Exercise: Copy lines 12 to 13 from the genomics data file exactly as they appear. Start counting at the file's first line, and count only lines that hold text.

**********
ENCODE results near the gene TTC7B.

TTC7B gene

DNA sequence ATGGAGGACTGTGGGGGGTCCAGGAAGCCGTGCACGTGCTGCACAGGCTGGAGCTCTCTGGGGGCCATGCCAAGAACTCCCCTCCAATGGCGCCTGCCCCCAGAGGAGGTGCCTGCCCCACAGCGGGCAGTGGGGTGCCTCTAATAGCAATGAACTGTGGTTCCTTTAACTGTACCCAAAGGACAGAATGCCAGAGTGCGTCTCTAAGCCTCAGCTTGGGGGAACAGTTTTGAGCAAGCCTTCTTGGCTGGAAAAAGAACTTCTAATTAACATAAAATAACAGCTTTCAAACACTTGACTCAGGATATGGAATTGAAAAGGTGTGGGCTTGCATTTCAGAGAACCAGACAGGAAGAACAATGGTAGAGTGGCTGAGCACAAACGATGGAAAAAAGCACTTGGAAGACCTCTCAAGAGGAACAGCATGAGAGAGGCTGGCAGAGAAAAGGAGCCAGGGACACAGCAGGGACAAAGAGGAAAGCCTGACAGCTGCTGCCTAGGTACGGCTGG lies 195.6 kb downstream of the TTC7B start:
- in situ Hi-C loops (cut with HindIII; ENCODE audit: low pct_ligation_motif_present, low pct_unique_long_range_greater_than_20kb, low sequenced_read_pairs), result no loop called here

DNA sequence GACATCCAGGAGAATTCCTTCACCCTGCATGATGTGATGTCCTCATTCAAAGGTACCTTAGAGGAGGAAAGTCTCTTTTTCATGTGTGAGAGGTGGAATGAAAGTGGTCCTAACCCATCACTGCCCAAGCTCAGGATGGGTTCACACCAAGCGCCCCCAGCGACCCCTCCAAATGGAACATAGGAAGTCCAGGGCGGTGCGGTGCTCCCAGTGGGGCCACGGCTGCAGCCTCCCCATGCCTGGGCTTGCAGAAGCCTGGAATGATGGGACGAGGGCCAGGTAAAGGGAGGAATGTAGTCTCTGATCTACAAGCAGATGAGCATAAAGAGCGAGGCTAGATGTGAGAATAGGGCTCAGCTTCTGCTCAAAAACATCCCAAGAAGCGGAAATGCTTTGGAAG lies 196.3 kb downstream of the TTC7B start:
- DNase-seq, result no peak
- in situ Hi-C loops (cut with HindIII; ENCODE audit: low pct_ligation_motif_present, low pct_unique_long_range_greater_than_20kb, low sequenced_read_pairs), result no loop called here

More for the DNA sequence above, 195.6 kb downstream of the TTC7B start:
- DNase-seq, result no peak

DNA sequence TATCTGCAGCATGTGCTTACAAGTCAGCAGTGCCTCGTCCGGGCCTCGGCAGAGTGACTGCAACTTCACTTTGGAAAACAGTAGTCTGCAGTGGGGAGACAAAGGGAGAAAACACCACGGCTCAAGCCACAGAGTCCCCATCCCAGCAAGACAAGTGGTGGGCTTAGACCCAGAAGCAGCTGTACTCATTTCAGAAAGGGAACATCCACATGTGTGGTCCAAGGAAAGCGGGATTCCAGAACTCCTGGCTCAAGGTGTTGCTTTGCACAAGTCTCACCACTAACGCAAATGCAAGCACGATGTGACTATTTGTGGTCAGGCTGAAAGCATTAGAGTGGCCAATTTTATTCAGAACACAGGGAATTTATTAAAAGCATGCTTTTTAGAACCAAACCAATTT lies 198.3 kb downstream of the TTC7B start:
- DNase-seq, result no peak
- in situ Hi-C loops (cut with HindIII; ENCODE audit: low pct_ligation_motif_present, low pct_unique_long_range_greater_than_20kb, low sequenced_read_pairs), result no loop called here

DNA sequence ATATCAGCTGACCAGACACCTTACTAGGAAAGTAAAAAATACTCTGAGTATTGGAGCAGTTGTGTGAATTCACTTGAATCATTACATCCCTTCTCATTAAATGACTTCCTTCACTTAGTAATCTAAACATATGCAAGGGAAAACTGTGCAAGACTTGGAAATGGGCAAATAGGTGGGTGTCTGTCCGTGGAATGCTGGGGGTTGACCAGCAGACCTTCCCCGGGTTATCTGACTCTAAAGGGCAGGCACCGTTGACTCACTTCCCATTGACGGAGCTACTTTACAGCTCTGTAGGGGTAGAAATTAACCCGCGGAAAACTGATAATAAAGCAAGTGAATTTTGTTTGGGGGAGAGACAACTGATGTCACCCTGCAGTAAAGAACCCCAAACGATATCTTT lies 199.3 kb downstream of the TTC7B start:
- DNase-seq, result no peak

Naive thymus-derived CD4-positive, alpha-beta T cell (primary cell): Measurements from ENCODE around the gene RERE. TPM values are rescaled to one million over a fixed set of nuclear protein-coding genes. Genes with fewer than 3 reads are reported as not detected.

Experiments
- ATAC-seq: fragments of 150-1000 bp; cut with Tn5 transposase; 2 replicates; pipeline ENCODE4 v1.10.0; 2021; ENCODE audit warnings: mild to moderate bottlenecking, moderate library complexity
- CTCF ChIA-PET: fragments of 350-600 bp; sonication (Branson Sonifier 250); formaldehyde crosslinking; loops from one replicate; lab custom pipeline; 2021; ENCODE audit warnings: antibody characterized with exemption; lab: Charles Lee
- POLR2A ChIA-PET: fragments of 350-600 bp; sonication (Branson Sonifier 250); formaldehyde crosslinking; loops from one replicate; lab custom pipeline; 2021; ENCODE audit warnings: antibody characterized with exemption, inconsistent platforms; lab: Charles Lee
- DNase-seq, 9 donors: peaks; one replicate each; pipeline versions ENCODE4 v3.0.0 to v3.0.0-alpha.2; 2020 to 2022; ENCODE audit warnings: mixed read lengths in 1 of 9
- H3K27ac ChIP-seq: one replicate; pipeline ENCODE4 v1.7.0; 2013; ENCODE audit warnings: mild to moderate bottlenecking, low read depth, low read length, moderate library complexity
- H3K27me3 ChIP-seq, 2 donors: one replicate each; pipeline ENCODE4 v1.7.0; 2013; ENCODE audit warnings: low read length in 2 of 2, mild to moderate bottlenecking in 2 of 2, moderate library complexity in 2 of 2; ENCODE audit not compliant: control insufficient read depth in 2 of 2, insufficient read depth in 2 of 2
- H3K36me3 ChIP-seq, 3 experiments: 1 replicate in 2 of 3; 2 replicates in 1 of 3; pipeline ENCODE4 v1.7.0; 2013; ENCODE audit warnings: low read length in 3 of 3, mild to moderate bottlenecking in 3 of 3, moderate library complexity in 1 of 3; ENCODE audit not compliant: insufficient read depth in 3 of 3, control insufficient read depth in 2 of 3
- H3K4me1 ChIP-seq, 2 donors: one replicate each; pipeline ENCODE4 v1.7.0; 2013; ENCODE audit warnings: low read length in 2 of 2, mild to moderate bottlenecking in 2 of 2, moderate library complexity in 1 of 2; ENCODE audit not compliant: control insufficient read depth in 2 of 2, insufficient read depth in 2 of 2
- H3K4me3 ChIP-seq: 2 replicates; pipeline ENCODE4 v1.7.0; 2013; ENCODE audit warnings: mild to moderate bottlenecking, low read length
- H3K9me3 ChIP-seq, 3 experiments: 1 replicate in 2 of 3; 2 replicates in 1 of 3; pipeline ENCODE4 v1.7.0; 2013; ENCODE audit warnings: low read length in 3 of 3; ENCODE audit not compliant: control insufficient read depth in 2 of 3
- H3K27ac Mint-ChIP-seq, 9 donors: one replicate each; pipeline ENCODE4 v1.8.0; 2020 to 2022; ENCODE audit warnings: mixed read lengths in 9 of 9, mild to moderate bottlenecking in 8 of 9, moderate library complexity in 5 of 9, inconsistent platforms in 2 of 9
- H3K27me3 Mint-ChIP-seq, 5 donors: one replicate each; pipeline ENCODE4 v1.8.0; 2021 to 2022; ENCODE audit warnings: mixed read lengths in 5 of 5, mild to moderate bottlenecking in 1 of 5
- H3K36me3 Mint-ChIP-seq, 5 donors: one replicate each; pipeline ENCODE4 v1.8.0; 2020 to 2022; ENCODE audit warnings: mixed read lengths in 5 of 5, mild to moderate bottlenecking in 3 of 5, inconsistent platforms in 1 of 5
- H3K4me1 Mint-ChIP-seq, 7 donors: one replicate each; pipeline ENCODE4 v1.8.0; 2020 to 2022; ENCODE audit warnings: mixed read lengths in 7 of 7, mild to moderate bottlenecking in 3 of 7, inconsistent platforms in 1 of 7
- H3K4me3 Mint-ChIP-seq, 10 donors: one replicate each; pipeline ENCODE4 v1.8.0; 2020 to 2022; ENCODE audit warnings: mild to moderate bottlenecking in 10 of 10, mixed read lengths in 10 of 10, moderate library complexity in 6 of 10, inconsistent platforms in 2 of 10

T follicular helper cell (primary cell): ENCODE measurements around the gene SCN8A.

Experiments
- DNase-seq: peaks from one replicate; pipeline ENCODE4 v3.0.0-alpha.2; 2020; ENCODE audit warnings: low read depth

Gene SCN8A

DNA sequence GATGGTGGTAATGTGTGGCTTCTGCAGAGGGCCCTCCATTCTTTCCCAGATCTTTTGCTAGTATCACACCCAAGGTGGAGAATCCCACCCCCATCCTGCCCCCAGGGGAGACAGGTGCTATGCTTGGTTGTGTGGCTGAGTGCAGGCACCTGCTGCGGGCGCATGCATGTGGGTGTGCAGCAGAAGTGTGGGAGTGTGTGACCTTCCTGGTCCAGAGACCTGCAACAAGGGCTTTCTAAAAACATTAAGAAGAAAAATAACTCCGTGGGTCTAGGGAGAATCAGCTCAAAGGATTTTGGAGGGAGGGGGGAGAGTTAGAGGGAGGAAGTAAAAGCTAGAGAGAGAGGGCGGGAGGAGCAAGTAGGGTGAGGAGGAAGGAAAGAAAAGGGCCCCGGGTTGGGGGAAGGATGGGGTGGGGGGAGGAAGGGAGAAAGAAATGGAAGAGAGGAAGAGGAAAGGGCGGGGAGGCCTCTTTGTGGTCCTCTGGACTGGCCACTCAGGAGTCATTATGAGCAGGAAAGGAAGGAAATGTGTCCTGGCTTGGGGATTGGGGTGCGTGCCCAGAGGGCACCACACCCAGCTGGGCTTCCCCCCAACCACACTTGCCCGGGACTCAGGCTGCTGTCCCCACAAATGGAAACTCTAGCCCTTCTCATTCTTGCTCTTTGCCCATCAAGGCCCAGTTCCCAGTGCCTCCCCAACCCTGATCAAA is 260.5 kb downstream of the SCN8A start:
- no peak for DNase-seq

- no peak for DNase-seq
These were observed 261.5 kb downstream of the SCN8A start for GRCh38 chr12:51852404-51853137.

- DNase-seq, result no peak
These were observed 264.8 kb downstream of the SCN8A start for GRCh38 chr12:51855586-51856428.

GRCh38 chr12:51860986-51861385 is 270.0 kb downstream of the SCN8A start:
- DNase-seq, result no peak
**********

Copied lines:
- in situ Hi-C loops (cut with HindIII; ENCODE audit: low pct_ligation_motif_present, low pct_unique_long_range_greater_than_20kb, low sequenced_read_pairs), result no loop called here

DNA sequence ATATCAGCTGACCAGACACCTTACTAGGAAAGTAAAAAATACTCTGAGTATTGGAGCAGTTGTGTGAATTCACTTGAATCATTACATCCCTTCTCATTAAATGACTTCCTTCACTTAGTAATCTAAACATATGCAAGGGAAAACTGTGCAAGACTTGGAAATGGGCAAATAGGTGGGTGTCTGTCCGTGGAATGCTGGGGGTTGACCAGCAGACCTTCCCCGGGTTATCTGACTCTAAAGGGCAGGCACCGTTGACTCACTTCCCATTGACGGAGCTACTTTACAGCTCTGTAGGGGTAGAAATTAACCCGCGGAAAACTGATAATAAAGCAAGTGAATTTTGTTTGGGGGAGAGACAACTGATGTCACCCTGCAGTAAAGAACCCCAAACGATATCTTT lies 199.3 kb downstream of the TTC7B start: